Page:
BlackBerry leaps ahead of the smartphone crowd by adding sat-nav and multimedia into its full-fat QWERTY emailer – but is it still not reaching its full potential?
It’s very difficult not to fall in love with the BlackBerry 8800 on its physical properties alone. After the launch of the style-oriented (i.e. for ladies) Pearl last year, BlackBerry has applied a lick of paint to its dorky looking business handset, the 8700, and shaved off excess girth – at 14mm, it’s the thinnest BlackBerry yet.
But no one expected satellite navigation to be added to the mix. Not to mention the fact that it now does music and video (albeit without a camera), it's even thinner than the 8700 and somehow manages to come out the end of all that with a far better battery life of up to 22 days claimed standby time.
Satellite of love?
It takes about two to three minutes to pick up a sat-nav signal, and you need to be outside and preferably not among high buildings. We found that a narrow street between two four-storey office blocks was enough to prevent the 8800 picking up a signal.
But if you’ve got two minutes to walk around waving it at the sky, it works perfectly – and even pinpointed our location relatively quickly while winging our way to the wilds of South West London by train. This is designed as a handheld device however – so it lacks the 3D views that drivers have come to expect.
But GPS ability plus BlackBerry functionality equals some cool tricks. You can email maps to your friends showing your exact location – a function you will almost certainly use at least once.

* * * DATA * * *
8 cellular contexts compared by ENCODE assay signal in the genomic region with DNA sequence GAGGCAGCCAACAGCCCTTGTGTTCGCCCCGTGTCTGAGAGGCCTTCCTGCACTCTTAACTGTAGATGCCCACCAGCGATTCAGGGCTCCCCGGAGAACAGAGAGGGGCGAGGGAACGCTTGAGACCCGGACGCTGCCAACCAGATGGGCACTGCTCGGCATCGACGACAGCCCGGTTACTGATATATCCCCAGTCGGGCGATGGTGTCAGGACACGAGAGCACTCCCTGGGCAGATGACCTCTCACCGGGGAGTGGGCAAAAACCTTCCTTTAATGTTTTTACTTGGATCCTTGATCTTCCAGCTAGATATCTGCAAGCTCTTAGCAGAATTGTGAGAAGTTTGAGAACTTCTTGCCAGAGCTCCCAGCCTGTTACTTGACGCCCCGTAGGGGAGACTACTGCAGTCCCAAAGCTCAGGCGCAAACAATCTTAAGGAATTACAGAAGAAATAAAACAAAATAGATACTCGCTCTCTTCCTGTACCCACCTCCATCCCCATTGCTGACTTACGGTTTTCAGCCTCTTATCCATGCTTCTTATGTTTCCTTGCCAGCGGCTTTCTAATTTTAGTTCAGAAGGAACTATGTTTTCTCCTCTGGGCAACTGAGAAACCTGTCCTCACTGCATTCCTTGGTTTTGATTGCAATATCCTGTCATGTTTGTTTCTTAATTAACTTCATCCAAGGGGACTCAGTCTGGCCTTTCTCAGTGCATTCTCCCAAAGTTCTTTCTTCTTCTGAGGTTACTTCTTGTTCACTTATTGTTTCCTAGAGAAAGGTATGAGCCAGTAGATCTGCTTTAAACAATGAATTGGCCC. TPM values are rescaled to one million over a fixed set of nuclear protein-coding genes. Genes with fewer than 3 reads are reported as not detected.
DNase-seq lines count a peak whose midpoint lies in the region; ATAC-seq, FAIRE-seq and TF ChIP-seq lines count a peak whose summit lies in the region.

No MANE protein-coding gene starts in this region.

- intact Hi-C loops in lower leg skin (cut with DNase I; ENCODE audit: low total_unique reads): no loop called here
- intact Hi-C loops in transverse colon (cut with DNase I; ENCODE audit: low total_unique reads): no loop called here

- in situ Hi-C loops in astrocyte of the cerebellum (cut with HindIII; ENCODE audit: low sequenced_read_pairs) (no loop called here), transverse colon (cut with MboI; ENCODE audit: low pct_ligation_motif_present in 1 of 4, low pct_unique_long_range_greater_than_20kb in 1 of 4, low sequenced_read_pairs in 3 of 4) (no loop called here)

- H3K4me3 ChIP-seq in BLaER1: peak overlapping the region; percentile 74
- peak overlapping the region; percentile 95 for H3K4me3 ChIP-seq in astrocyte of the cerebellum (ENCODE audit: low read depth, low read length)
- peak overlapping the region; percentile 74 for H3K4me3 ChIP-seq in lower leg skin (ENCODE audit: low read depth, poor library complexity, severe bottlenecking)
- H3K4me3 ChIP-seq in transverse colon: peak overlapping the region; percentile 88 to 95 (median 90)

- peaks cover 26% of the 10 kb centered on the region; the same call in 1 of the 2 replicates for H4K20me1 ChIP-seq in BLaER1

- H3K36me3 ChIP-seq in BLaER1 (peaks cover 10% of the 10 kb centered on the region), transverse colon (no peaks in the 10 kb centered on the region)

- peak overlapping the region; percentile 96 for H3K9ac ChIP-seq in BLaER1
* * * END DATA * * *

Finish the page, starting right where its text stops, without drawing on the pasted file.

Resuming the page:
Perhaps slightly more practical is the chance to click on physical addresses in your address book, then get directions there instantly from the mapping functions, although the fact that you can’t search by postcode means that some results can be frustratingly inconclusive.
New BlackBerry flavours
Outside of the sat-nav, this is very much a BlackBerry – the email is blissfully easy to use, reliable and instinctive, and supports Microsoft Exchange as well as up to 10 POP or IMAP4 accounts.
The QWERTY, although a touch smaller than previous ‘business’ BlackBerries, has little lumps on the keys so it’s just as easy to use.
And while purists might grouse, you’ll have the hang of the new trackball in about ten minutes – and within a couple of days you’ll have forgotten all about that old clickwheel.
This is also, sadly, very much a BlackBerry in that the entertainment functions aren’t exactly state-of-the-art – the MP3 player in particular is fiddly to operate, insisting on storing tracks in folders and lacking on-screen controls. And while the media player delivers MPEG-4 and WMV files on a crisp, clear display, it still says a big ‘no thanks’ to Flash.
And why, oh why no super-3G or Wi-Fi? Next to a sat-nav, HSDPA entertainment powerhouse such as the N95, this feels a bit lacking funwise – but when it comes to crunching out emails, this is a star performer, and destined to adorn thousands of suit pockets.
Superb looks, a star performer with email and sat-nav, but lack of Wi-Fi and super-3G and the hottest multimedia functions keep it from being state-of-the-art. Still, for straight-up emailing and calls, this is – ahem – the business